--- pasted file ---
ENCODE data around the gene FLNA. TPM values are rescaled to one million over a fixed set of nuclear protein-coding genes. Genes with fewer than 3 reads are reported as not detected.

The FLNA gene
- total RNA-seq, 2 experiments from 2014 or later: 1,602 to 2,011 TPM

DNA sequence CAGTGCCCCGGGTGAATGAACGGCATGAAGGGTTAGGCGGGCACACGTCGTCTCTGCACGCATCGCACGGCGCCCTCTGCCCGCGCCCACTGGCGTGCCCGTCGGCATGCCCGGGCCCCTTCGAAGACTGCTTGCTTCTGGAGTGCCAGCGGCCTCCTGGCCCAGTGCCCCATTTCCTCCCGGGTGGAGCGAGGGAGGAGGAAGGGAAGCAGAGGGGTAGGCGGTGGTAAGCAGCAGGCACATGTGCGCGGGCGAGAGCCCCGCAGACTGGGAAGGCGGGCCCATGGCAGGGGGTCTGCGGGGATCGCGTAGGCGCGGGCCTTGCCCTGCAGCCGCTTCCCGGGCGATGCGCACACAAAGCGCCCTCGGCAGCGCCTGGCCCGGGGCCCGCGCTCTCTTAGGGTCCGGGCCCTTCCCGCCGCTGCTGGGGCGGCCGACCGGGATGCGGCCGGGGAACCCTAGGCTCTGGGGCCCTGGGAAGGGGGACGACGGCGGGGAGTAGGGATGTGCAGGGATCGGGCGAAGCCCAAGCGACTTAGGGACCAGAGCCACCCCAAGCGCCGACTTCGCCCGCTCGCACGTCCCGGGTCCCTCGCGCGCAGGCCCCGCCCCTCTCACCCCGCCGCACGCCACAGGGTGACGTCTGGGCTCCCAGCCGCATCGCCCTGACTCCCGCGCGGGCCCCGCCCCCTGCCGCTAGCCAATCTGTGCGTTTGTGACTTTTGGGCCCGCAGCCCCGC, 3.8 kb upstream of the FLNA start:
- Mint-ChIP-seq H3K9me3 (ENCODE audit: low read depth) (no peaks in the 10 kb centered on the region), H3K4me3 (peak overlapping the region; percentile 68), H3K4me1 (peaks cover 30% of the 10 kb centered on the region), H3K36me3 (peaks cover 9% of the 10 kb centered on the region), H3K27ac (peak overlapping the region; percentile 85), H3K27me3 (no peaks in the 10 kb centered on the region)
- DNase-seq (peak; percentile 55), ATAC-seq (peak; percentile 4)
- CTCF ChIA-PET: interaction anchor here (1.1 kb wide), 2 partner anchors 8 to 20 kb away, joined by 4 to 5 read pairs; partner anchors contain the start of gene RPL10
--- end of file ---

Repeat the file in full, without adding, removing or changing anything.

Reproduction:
ENCODE data around the gene FLNA. TPM values are rescaled to one million over a fixed set of nuclear protein-coding genes. Genes with fewer than 3 reads are reported as not detected.

The FLNA gene
- total RNA-seq, 2 experiments from 2014 or later: 1,602 to 2,011 TPM

DNA sequence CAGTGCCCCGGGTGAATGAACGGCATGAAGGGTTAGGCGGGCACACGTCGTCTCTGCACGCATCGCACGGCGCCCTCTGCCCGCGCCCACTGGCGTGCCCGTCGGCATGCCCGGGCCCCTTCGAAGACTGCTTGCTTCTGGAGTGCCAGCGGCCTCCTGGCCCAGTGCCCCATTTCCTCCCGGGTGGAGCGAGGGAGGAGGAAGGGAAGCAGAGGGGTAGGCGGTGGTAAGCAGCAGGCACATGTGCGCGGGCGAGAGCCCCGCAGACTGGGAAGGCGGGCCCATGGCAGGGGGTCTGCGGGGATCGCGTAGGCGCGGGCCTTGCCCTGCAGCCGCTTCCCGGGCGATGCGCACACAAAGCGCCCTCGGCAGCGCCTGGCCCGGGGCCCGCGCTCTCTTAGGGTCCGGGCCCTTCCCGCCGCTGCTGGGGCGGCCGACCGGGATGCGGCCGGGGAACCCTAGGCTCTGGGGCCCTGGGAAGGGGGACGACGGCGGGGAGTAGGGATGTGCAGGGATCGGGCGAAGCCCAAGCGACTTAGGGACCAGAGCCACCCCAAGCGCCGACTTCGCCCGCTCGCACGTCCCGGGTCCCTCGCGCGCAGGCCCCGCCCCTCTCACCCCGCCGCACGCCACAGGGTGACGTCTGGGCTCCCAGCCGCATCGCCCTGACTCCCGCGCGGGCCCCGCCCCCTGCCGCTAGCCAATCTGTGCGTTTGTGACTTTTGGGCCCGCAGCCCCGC, 3.8 kb upstream of the FLNA start:
- Mint-ChIP-seq H3K9me3 (ENCODE audit: low read depth) (no peaks in the 10 kb centered on the region), H3K4me3 (peak overlapping the region; percentile 68), H3K4me1 (peaks cover 30% of the 10 kb centered on the region), H3K36me3 (peaks cover 9% of the 10 kb centered on the region), H3K27ac (peak overlapping the region; percentile 85), H3K27me3 (no peaks in the 10 kb centered on the region)
- DNase-seq (peak; percentile 55), ATAC-seq (peak; percentile 4)
- CTCF ChIA-PET: interaction anchor here (1.1 kb wide), 2 partner anchors 8 to 20 kb away, joined by 4 to 5 read pairs; partner anchors contain the start of gene RPL10